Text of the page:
I found a script for the first movie online that had a few differences from the movie. Walter was called Pham Vam and a there was a cut character called Viola, an old lady who lived in Perfection. Why were these changes made? was last modified: by

We don’t own the rights to Tremors and have no say over what Universal studios does with the franchise.  In the past they seemed to have no interest in promoting it or creating merch or anything.  Lately, it does seem like there is more interest at the studio, especially with the success of the fantastic 30th anniversary DVD by Arrow.  So while we would have said, “probably not,” we will say now there could be hope.

Update Dec 2023. It appears to have finally happened. Apple Music has a sound track featuring both Ernest Troost’s and Robert Folk’s music.

Is there a possibility that we’ll ever get an original sound-track release, even if it’s just a single? was last modified: by

We’re afraid we’ve long ago published or posted the known existing supply of graboid photos.  That said, if you’ve not already gone ahead, you might peruse the behind the scenes Tremors videos from Amalgamated Dynamics or S. S.Wilson’s Tremors: the Lost Tapes video series, as those might have glimpses of graboids that are new/different.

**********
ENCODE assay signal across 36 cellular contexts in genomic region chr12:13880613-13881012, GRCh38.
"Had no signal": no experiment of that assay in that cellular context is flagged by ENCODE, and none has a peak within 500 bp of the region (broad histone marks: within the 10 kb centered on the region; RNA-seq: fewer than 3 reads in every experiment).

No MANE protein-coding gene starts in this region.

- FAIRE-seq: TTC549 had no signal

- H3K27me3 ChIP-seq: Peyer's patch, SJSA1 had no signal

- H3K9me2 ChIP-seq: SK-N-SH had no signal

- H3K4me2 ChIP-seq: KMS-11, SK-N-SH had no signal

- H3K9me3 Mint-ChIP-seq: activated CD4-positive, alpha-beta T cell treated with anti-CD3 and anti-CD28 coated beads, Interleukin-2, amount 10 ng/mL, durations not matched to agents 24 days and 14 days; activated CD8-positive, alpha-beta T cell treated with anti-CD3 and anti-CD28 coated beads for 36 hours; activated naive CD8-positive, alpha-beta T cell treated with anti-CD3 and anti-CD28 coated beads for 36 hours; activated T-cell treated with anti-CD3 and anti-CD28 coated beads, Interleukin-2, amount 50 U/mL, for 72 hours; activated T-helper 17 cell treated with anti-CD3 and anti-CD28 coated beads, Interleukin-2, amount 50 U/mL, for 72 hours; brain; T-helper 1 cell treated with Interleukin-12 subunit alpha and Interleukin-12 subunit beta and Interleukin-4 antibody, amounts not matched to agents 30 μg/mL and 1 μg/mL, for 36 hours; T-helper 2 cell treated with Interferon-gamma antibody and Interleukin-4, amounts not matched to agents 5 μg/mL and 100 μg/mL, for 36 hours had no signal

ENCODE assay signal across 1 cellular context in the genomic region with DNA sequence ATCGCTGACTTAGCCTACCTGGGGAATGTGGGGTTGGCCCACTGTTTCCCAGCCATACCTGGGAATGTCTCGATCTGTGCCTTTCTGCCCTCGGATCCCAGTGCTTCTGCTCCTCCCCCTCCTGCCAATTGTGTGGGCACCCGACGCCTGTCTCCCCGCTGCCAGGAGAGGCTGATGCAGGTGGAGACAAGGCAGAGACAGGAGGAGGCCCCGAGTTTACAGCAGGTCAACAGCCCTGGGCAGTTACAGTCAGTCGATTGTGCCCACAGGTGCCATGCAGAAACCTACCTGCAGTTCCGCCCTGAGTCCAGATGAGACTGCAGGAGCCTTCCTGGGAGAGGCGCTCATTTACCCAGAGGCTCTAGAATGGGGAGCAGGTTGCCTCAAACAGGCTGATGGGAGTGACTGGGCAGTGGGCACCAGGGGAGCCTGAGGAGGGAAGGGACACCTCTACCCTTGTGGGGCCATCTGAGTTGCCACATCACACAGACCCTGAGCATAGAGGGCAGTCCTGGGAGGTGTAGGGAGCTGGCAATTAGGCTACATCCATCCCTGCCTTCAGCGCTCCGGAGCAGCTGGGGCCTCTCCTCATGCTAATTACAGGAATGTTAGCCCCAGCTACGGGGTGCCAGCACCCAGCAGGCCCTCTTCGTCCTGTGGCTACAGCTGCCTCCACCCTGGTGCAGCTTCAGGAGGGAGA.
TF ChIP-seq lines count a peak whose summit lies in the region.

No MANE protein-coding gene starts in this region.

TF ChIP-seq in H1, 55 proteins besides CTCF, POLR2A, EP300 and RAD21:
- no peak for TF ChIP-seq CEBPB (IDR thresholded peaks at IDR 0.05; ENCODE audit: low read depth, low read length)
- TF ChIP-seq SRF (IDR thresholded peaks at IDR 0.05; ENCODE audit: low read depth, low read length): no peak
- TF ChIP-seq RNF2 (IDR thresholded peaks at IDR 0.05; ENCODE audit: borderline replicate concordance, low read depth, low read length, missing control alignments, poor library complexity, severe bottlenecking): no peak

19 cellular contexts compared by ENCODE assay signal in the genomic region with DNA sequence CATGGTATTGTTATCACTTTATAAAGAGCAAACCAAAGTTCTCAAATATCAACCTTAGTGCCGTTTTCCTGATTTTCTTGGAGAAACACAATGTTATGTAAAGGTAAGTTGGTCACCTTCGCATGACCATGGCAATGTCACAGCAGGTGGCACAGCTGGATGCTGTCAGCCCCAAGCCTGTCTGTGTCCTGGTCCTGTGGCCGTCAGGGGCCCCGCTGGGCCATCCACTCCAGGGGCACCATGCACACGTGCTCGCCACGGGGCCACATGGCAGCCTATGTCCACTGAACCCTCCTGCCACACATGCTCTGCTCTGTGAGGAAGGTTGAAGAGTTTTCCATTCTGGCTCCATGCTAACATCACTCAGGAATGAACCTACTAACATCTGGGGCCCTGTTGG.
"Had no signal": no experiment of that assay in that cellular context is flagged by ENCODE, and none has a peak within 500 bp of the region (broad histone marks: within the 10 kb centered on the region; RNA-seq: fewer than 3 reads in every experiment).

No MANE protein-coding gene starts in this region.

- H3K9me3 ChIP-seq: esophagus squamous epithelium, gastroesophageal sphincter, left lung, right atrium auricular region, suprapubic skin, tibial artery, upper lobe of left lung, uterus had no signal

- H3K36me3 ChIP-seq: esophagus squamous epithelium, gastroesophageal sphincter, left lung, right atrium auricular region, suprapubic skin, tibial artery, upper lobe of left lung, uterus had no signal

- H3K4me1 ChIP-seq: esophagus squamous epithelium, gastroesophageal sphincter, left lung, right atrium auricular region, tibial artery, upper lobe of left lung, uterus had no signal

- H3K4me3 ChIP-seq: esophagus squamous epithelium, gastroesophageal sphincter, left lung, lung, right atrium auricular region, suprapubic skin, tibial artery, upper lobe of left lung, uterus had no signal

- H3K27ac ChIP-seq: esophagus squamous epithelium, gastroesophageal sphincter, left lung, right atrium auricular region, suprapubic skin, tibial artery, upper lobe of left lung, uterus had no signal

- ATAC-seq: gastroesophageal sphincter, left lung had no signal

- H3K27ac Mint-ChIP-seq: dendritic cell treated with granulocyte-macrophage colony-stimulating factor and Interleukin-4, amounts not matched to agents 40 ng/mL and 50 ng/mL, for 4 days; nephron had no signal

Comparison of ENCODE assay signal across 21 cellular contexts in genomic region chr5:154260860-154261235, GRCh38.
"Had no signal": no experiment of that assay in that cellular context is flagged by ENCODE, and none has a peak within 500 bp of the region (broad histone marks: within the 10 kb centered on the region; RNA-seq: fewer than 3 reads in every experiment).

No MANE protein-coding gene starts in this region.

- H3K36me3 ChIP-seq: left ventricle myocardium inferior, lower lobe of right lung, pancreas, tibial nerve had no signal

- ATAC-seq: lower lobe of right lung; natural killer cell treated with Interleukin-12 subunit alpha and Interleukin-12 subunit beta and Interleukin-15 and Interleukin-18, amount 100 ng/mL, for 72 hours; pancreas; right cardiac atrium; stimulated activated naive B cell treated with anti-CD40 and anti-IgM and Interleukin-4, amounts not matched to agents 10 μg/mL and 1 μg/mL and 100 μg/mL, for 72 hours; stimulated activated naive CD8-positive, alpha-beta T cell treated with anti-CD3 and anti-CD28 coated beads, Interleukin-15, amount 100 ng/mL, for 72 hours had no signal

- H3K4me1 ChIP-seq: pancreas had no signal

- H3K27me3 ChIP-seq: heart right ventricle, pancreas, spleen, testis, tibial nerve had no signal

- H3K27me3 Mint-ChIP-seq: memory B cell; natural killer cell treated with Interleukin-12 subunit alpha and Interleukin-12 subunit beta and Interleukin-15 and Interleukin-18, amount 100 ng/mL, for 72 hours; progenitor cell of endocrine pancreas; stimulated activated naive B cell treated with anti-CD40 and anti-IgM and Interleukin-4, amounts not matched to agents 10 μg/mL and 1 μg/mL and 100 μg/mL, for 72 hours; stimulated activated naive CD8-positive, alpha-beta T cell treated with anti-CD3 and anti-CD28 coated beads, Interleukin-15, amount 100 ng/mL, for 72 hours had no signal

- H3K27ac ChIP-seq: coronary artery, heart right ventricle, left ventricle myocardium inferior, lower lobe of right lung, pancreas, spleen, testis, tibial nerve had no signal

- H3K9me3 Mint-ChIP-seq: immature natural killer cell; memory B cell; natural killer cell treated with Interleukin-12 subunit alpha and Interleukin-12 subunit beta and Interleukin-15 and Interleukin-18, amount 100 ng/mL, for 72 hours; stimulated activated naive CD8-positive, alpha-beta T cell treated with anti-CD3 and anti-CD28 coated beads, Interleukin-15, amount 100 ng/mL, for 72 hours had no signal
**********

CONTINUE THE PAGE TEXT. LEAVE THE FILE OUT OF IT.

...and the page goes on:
Hi guys! I’m looking for a little favour! Tremors is my all time favourite movie, it was my childhood fave and I still regularly watch it to this day! I want to get a Tremors tattoo, looking to get a realistic looking graboid tattoo! My problem is that I cant find a photo of a graboid that I really want, I want a sot from the front with its mouth wide open and tentacles out! I’m just wondering if any you guys have any old secret photos maybe from set that haven’t been posted online? I’d greatly appreciate the help! Really want it to be perfect! Or perfection 😀 was last modified: by

No.  We always do opposite if we can figure out what it would be.

Burt and Heather were the opposite of the cliche of the overly prepared dying at the hands of the monster, to establish the threat. But was there ever a point in production you actually considered going the cliched route? was last modified: by

We just thought it seemed like Burt’s sense of humor to refer to a machine gun on his custom plate.

Is there a significance to Burt’s license plate : UZI 4U? was last modified: by

Sadly that’s one of those details that we don’t remember, if we knew it.  It would have been bought by the costuming department, probably one of many different types that then would have been presented to director Ron Underwood and actor Michael Gross to choose among. These decisions get made in a rush, and possibly only the costumers knew the actual make/brand.